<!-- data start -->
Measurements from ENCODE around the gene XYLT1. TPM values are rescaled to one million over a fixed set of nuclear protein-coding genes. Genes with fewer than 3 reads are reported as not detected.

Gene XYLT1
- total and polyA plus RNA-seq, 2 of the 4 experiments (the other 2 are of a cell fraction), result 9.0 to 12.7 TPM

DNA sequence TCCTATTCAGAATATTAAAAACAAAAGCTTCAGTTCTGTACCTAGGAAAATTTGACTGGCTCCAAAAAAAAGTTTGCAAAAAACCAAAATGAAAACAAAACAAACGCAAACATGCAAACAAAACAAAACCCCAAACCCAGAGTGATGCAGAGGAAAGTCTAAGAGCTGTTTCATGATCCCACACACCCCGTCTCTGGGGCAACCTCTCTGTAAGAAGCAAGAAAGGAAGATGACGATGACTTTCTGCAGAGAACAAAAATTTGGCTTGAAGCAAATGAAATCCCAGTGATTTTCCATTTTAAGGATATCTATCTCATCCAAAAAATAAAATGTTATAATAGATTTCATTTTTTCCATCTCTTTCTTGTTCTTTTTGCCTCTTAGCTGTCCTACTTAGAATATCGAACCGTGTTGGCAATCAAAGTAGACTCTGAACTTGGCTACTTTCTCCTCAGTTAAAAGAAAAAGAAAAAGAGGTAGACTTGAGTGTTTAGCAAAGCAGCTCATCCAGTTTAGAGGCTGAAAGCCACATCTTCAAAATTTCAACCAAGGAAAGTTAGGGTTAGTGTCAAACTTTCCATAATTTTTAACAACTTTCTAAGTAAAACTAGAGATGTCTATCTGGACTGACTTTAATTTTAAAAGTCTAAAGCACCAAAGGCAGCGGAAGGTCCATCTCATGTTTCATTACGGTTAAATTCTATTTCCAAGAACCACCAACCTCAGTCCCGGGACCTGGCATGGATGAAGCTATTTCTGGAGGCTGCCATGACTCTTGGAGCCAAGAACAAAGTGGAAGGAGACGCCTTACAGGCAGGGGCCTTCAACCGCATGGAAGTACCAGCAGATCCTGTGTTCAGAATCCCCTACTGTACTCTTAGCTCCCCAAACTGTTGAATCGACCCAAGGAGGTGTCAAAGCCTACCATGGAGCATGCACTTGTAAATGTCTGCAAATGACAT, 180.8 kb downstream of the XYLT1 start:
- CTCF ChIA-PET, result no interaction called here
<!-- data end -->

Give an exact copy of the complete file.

Measurements from ENCODE around the gene XYLT1. TPM values are rescaled to one million over a fixed set of nuclear protein-coding genes. Genes with fewer than 3 reads are reported as not detected.

Gene XYLT1
- total and polyA plus RNA-seq, 2 of the 4 experiments (the other 2 are of a cell fraction), result 9.0 to 12.7 TPM

DNA sequence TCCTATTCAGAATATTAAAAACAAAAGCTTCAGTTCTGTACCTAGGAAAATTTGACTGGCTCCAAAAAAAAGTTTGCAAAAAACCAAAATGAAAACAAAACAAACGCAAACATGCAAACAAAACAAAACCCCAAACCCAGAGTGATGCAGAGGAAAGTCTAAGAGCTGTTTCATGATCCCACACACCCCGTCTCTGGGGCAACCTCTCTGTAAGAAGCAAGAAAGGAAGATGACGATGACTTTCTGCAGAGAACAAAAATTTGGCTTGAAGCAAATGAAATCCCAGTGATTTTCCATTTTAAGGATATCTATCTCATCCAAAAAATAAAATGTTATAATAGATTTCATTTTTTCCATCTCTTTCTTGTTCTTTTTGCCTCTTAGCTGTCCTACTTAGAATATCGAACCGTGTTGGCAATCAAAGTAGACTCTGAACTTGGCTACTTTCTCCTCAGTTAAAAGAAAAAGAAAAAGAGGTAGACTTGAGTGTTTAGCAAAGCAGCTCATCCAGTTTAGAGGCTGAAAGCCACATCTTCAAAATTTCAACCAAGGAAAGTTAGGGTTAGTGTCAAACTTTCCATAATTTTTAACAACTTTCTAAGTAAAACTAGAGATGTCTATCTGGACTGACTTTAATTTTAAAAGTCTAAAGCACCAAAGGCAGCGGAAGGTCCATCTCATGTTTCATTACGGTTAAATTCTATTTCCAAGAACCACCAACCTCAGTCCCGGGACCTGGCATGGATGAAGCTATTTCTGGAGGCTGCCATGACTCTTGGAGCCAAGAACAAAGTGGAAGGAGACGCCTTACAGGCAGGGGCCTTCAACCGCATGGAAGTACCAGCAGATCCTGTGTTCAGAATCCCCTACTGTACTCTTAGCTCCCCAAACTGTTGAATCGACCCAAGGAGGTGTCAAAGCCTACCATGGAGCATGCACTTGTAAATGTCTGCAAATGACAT, 180.8 kb downstream of the XYLT1 start:
- CTCF ChIA-PET, result no interaction called here